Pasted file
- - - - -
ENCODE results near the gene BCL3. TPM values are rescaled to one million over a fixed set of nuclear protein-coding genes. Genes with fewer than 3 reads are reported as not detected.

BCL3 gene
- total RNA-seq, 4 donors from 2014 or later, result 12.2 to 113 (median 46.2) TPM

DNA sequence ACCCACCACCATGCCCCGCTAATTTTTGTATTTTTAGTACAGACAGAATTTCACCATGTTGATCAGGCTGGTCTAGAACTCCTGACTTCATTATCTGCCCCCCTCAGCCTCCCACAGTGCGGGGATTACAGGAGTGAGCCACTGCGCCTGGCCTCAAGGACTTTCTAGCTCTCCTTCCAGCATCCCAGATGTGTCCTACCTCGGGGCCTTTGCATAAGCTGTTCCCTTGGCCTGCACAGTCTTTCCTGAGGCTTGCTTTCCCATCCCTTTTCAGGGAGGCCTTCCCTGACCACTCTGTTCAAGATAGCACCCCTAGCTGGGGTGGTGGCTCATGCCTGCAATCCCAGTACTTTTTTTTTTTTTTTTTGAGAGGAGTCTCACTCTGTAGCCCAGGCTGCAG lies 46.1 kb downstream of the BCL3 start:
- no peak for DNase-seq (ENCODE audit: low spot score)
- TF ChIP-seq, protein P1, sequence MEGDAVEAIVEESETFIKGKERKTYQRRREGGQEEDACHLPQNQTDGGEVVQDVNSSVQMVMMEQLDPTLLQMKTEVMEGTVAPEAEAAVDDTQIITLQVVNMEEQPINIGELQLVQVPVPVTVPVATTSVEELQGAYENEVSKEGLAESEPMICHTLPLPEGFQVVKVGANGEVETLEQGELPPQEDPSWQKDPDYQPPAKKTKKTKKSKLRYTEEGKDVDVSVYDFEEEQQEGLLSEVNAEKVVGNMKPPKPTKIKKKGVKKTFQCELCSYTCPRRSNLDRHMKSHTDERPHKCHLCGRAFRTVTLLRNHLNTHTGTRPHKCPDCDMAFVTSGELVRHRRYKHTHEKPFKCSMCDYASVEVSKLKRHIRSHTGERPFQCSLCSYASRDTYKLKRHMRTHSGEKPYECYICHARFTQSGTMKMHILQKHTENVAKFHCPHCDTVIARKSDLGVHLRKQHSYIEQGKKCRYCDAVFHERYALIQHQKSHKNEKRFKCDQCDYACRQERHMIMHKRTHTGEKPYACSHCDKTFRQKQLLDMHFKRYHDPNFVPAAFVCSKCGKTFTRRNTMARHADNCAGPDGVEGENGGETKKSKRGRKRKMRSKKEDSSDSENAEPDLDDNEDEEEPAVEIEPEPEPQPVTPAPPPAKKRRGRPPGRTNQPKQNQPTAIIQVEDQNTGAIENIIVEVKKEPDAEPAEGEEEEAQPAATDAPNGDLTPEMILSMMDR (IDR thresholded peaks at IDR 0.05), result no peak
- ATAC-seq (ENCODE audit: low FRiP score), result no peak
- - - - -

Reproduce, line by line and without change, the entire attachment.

ENCODE results near the gene BCL3. TPM values are rescaled to one million over a fixed set of nuclear protein-coding genes. Genes with fewer than 3 reads are reported as not detected.

BCL3 gene
- total RNA-seq, 4 donors from 2014 or later, result 12.2 to 113 (median 46.2) TPM

DNA sequence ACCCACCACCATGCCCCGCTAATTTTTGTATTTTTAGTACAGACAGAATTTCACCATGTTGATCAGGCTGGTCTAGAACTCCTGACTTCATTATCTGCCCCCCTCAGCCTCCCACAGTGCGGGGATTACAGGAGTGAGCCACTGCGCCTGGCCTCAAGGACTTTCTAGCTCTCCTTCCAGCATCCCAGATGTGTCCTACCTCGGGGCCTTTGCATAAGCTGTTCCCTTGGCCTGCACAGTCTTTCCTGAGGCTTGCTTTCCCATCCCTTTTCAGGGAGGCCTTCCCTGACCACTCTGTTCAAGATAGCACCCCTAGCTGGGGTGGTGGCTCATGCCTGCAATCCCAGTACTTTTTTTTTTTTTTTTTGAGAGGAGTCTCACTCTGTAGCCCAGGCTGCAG lies 46.1 kb downstream of the BCL3 start:
- no peak for DNase-seq (ENCODE audit: low spot score)
- TF ChIP-seq, protein P1, sequence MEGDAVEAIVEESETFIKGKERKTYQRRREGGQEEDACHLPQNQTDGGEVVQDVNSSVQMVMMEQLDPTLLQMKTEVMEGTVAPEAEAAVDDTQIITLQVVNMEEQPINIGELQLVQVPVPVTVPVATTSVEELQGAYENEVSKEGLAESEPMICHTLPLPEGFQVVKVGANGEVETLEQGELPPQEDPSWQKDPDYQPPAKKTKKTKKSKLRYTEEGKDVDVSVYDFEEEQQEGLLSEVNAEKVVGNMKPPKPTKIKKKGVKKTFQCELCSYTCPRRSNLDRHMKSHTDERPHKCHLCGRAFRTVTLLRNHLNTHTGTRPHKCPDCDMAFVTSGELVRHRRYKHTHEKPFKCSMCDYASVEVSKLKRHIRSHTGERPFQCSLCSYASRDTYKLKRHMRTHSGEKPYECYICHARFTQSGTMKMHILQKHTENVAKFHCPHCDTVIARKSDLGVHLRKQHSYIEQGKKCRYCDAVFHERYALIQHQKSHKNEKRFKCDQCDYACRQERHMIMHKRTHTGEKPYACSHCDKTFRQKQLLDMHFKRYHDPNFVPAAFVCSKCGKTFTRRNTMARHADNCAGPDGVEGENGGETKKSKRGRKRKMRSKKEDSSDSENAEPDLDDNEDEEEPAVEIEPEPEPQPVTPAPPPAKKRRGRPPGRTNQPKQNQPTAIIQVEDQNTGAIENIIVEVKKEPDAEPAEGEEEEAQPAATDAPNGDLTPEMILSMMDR (IDR thresholded peaks at IDR 0.05), result no peak
- ATAC-seq (ENCODE audit: low FRiP score), result no peak